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Dem Senators Sharpen Knives for Haddaway-Riccio Confirmation Hearing

Jeannie Haddaway-Riccio, Gov. Lawrence J. Hogan Jr.’s pick to head the Department of Natural Resources.

Two Democratic senators said this week that they plan to grill Republican Gov. Lawrence J. Hogan Jr.’s choice to lead the Department of Natural Resources about the future of the agency and possible political interference on key matters of science at her forthcoming confirmation hearing.

The controversial firing of the longtime manager of Maryland’s blue crab fishery in 2017 is almost certain to be one of the topics.

Jeannie Haddaway-Riccio, a top Hogan aide who is currently acting DNR secretary and is in line for the permanent job, is scheduled to appear before the Senate Executive Nominations Committee on Monday.

Haddaway-Riccio, a former Republican state lawmaker from the Eastern Shore who served as deputy chief of staff during Hogan’s first term, is a popular figure in Annapolis whose nomination to be DNR secretary was hailed by watermen and some environmental groups. It was initially assumed that her confirmation would be a sure thing.

But in interviews Wednesday, Senate Executive Nominations Chair Ronald N. Young (D-Frederick) and Senate Education, Health and Environmental Affairs Chair Paul G. Pinsky (D-Prince George’s) said they wanted to explore Haddaway-Riccio’s role in the firing of Brenda Davis, DNR’s crab program manager who had spent 28 years with the agency. They also expressed fear that important policy decisions are increasingly being made by political operatives within the agency.

“There are going to be some questions about her vision for the future of DNR,” said Young, who served as deputy DNR secretary under former Gov. Parris N. Glendening (D) and will preside over Haddaway-Riccio’s confirmation hearing. “I think some people are concerned that some of the long-term professional people [at the agency] are going to be let go and replaced by political appointees.”

Sources in state government and the environmental community said they expect the agency to be reorganized in the near future.

Some environmental groups and their allies in the General Assembly have eyed DNR warily since Davis’ firing two years ago. That came without warning and just a week after Hogan met with Eastern Shore watermen who had been pushing DNR to change a long-standing regulation setting the minimum catchable size for crabs. Scientists maintained that the regulation was necessary to sustain the Chesapeake Bay’s blue crab population.

While the decision to let Davis go was officially made by Mark J. Belton, the former DNR secretary whom Haddaway-Riccio has been tapped to replace, critics of the move contend that the directive to fire Davis was made by the governor’s office. Haddaway-Riccio’s portfolio at the time included oversight of DNR.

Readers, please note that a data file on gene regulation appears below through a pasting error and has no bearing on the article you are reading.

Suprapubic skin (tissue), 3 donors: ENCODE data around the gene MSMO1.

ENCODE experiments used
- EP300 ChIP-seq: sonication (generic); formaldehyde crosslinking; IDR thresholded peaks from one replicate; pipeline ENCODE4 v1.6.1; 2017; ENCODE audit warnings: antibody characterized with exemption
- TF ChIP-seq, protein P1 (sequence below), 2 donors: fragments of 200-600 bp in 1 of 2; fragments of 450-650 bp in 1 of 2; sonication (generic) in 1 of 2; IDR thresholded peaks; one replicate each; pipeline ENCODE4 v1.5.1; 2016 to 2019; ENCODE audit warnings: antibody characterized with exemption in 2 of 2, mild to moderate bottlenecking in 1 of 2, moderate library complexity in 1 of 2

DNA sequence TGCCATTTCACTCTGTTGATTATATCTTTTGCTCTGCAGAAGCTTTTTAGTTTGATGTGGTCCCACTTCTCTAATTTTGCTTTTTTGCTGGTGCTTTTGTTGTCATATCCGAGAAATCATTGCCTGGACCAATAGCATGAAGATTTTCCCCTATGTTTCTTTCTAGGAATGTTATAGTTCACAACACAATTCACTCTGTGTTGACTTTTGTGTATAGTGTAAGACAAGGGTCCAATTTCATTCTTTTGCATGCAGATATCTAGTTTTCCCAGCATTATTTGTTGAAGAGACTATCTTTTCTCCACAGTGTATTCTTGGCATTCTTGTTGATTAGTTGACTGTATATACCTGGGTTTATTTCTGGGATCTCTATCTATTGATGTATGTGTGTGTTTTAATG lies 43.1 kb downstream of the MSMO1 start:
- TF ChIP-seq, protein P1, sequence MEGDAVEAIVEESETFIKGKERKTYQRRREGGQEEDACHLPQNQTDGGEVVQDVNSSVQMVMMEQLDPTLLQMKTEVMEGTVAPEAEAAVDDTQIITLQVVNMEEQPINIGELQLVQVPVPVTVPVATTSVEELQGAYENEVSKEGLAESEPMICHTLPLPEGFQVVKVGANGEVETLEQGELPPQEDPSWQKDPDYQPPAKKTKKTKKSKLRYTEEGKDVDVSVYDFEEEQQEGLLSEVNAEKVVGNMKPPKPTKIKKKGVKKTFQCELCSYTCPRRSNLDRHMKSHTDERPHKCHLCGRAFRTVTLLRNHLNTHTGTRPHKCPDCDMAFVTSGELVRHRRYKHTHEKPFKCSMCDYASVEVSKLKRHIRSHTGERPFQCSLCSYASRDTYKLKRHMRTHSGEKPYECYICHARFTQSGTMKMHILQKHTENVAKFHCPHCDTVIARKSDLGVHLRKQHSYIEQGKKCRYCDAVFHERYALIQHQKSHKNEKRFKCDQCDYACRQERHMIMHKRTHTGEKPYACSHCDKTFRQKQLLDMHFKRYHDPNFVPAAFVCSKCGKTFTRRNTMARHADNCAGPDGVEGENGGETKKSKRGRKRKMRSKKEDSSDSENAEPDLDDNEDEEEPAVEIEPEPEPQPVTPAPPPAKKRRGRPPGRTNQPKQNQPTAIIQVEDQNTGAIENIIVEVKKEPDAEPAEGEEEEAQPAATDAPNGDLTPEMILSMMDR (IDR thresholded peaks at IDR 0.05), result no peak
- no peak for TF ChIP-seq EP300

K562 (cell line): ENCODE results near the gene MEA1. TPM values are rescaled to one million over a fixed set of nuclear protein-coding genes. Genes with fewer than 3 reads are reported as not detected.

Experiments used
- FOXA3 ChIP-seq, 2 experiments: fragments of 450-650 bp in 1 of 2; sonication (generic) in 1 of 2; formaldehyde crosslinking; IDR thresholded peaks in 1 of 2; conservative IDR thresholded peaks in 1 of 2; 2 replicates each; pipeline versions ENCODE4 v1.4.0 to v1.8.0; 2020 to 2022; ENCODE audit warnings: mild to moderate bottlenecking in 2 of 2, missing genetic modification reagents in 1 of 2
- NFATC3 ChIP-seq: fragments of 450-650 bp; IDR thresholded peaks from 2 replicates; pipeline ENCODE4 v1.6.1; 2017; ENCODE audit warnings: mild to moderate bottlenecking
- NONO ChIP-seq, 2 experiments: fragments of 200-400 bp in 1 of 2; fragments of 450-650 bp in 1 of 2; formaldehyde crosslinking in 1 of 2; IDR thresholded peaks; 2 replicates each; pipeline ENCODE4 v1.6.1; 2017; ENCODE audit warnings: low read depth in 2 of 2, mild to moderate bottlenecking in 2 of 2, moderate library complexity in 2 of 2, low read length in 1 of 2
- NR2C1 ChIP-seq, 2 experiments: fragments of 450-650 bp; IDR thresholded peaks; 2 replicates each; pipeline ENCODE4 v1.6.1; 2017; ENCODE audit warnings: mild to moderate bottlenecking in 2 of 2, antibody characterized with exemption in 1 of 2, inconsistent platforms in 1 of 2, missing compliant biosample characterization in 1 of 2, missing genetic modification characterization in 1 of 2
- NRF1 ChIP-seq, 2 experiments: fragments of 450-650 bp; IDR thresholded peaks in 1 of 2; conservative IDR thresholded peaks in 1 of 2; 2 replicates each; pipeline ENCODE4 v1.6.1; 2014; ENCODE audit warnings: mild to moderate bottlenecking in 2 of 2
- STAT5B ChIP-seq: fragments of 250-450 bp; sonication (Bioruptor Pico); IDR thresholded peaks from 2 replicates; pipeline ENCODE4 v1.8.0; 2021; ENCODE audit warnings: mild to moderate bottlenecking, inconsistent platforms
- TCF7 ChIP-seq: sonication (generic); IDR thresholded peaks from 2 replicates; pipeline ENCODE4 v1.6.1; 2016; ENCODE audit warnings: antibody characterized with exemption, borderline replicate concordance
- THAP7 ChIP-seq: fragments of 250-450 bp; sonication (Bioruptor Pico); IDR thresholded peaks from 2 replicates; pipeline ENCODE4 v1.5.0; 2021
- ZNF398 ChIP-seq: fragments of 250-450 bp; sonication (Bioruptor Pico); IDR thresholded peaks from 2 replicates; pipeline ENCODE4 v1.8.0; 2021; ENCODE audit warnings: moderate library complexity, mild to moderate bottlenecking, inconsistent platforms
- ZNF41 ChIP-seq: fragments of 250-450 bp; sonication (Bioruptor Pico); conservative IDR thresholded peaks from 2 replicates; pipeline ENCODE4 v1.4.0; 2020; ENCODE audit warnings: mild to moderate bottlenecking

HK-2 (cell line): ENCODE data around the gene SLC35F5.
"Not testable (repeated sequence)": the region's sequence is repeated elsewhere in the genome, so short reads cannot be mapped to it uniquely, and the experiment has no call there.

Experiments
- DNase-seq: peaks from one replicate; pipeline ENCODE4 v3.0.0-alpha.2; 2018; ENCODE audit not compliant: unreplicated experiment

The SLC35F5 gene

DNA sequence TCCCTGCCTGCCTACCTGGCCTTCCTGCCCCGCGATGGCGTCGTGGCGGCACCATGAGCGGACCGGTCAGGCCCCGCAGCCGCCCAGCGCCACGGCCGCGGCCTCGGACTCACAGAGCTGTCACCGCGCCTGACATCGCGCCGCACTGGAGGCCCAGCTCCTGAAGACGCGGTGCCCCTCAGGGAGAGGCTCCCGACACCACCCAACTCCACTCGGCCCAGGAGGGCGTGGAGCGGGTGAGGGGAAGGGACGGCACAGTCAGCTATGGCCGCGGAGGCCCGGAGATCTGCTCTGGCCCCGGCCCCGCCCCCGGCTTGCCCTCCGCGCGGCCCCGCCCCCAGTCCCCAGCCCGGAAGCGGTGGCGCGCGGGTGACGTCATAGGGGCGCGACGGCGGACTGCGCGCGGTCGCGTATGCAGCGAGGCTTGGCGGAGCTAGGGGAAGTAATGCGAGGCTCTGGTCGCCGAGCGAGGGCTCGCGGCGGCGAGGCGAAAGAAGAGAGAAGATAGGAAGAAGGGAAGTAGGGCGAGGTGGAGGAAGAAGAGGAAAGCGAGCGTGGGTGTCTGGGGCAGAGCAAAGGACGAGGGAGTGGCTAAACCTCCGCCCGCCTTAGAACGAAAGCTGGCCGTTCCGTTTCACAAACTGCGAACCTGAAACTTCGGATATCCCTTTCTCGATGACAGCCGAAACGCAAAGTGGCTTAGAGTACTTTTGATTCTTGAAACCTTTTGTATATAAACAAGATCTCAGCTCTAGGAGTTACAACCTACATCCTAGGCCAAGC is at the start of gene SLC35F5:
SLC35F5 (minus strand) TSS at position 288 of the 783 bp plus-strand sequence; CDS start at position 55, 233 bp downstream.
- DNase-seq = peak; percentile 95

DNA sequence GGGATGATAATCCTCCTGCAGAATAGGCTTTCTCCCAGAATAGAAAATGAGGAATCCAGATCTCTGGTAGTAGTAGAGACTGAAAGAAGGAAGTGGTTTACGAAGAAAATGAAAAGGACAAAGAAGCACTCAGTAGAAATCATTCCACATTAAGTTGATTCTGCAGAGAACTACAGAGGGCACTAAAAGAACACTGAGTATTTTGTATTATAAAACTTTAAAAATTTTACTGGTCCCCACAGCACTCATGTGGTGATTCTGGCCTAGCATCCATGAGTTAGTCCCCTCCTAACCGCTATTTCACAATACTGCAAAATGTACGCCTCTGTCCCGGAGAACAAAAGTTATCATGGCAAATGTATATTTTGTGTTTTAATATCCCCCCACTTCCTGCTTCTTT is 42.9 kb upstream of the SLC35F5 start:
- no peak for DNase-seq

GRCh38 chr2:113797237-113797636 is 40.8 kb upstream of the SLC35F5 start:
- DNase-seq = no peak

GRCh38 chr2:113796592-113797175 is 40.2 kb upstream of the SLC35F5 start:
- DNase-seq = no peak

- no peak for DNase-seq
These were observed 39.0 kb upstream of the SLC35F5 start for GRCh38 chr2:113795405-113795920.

“She oversaw DNR for the governor,” said Pinsky, the leading critic of Davis’ firing in the legislature at the time. “She was involved with the conversations with the watermen. I think the former secretary was a good guy, but I think he fell on his sword a few times.”

Pinsky said he’s worried about the direction of DNR under the Hogan administration and wants to press Haddaway-Riccio on her priorities.

“The concern I have is whether she’s going to be representing the priorities of one of the constituency groups – the watermen – or whether she’s going to follow science,” Pinsky said.

Sources said Democrats may also question Haddaway-Riccio about the activities of certain political appointees at DNR – particularly George O’Donnell, a former Queen Anne’s County commissioner and ex-Orphan’s Court judge whose official title at DNR is customer relations manager at the Fishing and Boating Service. He is the liaison at the agency for watermen, and frequently amplifies their concerns.

In a statement provided to Maryland Matters Wednesday night, the Hogan administration defended Haddaway-Riccio’s nomination.

“Jeannie Haddaway-Riccio is a distinguished public servant who has spent her career advocating for the issues and policies that are critical to the future of the Maryland Department of Natural Resources and our state,” said Amelia Chassé, the governor’s communications director. “There has rarely been a more qualified individual to serve in this capacity, and we are confident that she will demonstrate her passion and expertise during the confirmation process and throughout her service as secretary.”

When Hogan nominated Haddaway-Riccio in January, he said she “has a proven track record of working to protect Maryland’s environment.”

Haddaway-Riccio had generally friendly relations with environmental and conservation groups when she served in the House of Delegates from 2003 to 2015. She came to the Hogan administration after running for lieutenant governor in 2014 on a ticket headed by one of Hogan’s rivals, then-Harford County Executive David Craig (R).

Haddaway-Riccio previously worked for the Maryland Department of Environment’s Air and Radiation Management Administration, as well as the National Audubon Society.

After Hogan nominated Haddaway-Riccio to be DNR secretary in January, the Chesapeake Bay Foundation released a supportive statement.

“This is a critical time for Chesapeake Bay restoration and the management of Maryland’s natural resources,” CBF Maryland Executive Director Alison Prost said in the statement. “We look forward to working with Jeannie Haddaway-Riccio to ensure that sound science is used in the restoration and management of those resources.”

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Dem Senators Sharpen Knives for Haddaway-Riccio Confirmation Hearing